When the University of New Brunswick hosts its Future of Innovation conference on Saturday in Fredericton, one of the highlights will be Daniel Isenberg speaking on his Scalerator program.
In particular, he’ll be able to give a recap of Scale Up Atlantic Canada, the program he oversaw last winter that helped about 10 Atlantic Canadian ventures increase their sales dramatically.
The UNB Technology, Management and Entrepreneurship group teamed up with Babson College of Boston to offer the program for the last winter, and it is considering holding a second cohort. The data shows the benefits.
“The cohort’s sales grew in just under 12 months by just under $11 million, or about 15 to 16 percent growth,” said Isenberg, speaking as he drove from Boston to Fredericton for the Future of Innovation conference.
He said the businesses added 116 new jobs as they went through the one-year program.
For decades, Babson has been named the top school in the U.S. for teaching entrepreneurship, and Isenberg has become its expert in scaling companies, with his trademarked program Scalerator as the basic curriculum. The cohort at UNB was the first time Scalerator was offered in Canada.
“There’s not a program in the world like it,” said Isenberg. “No. 1, we drill them on the basics, and No. 2, we have a huge emphasis on quick wins. Because it’s with quick wins that you get into the virtuous cycles.” These, he said, involve building momentum that projects an aura of success with staff, customers and stakeholders.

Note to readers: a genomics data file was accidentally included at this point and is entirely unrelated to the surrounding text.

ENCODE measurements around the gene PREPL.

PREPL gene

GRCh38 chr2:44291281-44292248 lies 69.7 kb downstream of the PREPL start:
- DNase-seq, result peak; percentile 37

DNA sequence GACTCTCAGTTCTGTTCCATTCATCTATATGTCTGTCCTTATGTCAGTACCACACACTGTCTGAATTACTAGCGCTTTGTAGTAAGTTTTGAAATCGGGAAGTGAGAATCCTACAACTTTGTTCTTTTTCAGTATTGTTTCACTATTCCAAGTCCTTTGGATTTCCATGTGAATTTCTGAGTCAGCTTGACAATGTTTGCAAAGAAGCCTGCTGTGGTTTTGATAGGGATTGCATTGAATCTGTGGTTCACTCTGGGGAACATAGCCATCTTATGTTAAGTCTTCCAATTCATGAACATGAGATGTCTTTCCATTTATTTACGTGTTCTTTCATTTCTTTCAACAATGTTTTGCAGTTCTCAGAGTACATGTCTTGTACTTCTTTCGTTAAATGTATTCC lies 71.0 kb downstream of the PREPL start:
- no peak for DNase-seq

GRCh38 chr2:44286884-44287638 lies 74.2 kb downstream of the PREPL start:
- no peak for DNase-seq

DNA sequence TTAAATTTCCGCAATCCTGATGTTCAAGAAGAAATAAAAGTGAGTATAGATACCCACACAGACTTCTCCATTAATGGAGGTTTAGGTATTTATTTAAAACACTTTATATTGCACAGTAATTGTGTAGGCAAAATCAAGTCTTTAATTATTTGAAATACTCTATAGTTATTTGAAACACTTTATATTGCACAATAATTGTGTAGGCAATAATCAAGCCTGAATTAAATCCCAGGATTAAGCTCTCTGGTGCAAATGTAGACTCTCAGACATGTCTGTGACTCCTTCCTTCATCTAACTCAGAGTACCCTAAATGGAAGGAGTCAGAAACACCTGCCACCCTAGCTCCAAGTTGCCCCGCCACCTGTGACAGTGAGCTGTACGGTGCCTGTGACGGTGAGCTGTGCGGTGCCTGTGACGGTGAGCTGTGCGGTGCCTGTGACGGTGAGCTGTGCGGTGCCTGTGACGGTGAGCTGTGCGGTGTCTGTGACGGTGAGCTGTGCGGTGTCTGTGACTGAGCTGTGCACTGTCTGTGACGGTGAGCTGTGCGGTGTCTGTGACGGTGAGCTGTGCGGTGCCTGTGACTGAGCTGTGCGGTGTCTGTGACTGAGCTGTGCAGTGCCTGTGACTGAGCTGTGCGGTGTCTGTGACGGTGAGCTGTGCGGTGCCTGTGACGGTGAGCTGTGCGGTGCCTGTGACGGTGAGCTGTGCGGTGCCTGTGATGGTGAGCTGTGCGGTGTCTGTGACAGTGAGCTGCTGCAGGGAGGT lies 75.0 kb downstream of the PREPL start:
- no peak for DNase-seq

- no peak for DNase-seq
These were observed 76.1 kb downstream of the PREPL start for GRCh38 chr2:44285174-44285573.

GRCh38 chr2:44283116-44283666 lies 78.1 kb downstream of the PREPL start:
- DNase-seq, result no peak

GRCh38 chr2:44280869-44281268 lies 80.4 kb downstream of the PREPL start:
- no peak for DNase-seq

The program’s foundation is what Isenberg calls the three C’s – Customers, Capacity and Cash. He went into depth on each subject in the interview:
Customers: Most programs encourage entrepreneurs to go out and find new customers. Isenberg is fine with that, but these can prove to be the most expensive customers to attract. It’s better, he said, to draw more money from existing customers, or even switch a rejection from a prospective client into an acceptance.
Capacity: Isenberg places a huge emphasis on getting the full team working at maximum capacity. That means the CEO may have to get rid of “toxic” employees, even if they personally are high performers. “It’s hard, because there’s always a reason that toxic employees are there,” he said.
Cash: Most entrepreneurs fret about raising capital or seeking investment, but Isenberg says it can be more important to do more with the cash the company already has. That means better cash flow management and cost controls, for example.
He added that once a company improves its performance, it’s vital that it communicate the success to employees, customers, bankers and other stakeholders. It could be something as mundane as expanding warehousing by 10,000 square feet, he said, but that expansion is a sign of success and should be part of a methodical series of good news stories.
Isenberg said experience with other cohorts has shown that the increases in revenue continue for at least two or three years after the program ends. He is now talking to UNB TME about whether the program will be offered again next year, but he hopes the program is repeated and once again attracts companies from several different sectors.
“We’ve been doing this thing for 10 years now,” he said. “We’ve found the benefits of people talking across sectors outweighs the benefits of people talking within their own sector. It’s a kind of cross-pollination.”
The Future of Innovation conference will be held Saturday at UNB. You can register here.
Disclosure: UNB is a client of Entrevestor.